My God, it's full of stars

Posted by Graeme Lyons , Tuesday, 14 October 2014 22:16

Four nights, three men, two countries and one camper van. I've been on a bit of an adventure for the last few days taking in an eclectic range of species from Wild Boar to Pilchard. Small Cushion Star (above) to Heath Grasshopper. Where better to start though than the end? The end of the world. Well, the end of the Gower in South Wales or the Worm's Head to be precise...

...we (Seth Gibson, Danny Copper and I) decided to go rock-pooling along the Welsh Atlantic coast so we drove to the end of the Gower. The Worm's Head is an impressive island (it looks a bit like a dragon) that is accessible for 2.5 hours either side of low tide. We got there a little after low tide but we had plenty of time on the second day too for rock-pooling. Ricocheting Choughs bounced along the thermals around the car park, this is a striking landscape.

Fish were on my mind but the smaller, shallower more sheltered rock pools were providing lots of new species other than fish. This Elegant Anemone was quite a looker.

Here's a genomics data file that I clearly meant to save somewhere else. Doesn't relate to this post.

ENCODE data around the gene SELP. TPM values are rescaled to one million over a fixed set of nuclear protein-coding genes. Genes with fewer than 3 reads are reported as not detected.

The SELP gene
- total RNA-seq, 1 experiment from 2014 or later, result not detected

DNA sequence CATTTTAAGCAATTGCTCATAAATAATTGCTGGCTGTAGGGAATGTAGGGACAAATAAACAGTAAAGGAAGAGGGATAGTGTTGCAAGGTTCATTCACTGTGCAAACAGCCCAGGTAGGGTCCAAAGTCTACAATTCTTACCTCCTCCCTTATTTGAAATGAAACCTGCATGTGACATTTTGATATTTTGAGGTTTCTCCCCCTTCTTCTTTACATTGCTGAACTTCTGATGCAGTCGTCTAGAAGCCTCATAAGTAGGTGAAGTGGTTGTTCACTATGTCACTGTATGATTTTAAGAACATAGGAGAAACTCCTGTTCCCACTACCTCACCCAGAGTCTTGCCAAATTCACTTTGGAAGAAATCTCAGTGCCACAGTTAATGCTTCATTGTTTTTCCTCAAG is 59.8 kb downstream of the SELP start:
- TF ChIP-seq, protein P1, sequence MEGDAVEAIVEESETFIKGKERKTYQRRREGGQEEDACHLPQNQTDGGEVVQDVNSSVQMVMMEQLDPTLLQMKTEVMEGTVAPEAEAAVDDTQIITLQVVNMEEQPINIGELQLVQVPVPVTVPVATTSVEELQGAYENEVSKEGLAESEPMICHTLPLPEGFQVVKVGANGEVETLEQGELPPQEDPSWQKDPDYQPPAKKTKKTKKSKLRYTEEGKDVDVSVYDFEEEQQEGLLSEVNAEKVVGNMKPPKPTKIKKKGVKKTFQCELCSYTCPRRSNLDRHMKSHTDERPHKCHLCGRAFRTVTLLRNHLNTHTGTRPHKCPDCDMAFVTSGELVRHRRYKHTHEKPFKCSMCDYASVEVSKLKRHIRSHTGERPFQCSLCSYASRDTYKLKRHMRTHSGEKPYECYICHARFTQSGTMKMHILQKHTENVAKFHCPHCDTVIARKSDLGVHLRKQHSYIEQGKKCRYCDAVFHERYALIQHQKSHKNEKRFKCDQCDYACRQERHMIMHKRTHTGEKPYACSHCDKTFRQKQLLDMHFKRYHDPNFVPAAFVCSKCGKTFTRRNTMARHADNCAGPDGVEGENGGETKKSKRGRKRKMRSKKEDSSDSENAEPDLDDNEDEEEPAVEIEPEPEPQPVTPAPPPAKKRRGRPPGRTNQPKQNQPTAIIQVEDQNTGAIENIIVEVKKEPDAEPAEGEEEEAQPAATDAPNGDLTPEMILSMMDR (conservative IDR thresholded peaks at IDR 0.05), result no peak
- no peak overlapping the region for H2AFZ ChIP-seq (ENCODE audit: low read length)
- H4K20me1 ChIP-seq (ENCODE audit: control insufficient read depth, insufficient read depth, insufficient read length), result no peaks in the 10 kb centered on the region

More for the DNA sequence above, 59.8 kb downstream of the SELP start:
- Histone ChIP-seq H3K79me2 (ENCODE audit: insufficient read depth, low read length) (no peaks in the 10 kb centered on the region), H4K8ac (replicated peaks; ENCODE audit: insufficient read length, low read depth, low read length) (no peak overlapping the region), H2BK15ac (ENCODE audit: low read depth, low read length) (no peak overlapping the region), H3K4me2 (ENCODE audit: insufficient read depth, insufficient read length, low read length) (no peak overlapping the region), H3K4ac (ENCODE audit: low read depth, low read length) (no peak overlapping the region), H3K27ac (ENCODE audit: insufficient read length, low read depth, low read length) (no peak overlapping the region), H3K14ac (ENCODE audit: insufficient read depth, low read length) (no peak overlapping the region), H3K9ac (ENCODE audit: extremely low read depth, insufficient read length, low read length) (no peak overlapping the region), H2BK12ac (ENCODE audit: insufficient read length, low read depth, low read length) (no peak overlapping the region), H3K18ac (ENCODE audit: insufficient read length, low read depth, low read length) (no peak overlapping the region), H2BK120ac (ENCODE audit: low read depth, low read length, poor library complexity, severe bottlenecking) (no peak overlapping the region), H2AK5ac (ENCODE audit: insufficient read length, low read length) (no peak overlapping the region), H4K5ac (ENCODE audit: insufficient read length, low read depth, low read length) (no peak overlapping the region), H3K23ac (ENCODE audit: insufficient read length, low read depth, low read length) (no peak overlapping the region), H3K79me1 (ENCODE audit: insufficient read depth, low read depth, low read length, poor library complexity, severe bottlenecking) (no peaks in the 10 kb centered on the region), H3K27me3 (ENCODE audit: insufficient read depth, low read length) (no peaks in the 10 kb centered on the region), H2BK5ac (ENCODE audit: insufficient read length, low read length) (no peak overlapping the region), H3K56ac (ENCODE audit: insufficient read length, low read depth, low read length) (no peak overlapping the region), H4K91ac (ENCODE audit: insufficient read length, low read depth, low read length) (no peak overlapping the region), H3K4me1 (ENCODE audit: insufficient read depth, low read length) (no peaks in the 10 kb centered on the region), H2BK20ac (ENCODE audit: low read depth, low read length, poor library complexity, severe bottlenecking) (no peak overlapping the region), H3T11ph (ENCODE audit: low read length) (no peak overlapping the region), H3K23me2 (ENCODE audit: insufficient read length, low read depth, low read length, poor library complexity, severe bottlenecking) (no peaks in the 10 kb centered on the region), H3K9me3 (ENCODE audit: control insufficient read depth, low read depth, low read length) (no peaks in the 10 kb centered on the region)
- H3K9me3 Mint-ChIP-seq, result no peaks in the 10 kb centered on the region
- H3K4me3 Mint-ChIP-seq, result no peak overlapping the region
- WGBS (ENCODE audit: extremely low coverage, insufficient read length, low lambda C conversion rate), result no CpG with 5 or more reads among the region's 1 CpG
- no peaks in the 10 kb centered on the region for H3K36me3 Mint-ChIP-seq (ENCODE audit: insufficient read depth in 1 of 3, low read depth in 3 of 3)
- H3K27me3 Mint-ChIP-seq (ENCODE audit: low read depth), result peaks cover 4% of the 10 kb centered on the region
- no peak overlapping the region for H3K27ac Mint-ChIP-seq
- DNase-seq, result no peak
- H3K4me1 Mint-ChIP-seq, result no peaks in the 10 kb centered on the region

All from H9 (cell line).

Compared to the more intricate and subtle beauty of the Daisy Anemone.

However, I think my favourite new species was the Green Sea Urchin. Exactly the same colour combo as a Snakelocks Anemone!

Saddle Oyster, Black-footed Limpet and Trophon barvicensis were all knew molluscs for me but the fish were pretty quiet. Shanny was the most abundant with a few Five-bearded Rocklings and singletons of Long-spined Sea Scorpion and Butterfish. Then we stumbled upon a rock pool full of fish!

We hoyed a few out and after a bit of deliberation and an expert second opinion, we believe they are in fact Pilchards (fin position and radial marks on the gill covers clinches it). Quite an unexpected tick and with Transparent Goby added retrospectively from Rye Bay in August, I'm now on 78 fish. Next up it's the Wild Boar story...

4 Response to "My God, it's full of stars"

Andrew Cunningham Says:

Nice images of the anemones. Were you using a waterproof camera and if so which model is it?

amanda peters Says:

Looks like a great time, lots of interesting finds...
Amanda

Graeme Lyons Says:

Thanks guys. It's not a water proof camera, just a 12 year old Coolpix 4500!

Andrew Cunningham Says:

Ah. Looked like the elegant anemone was taken underwater.

Post a Comment

Nature Blog Network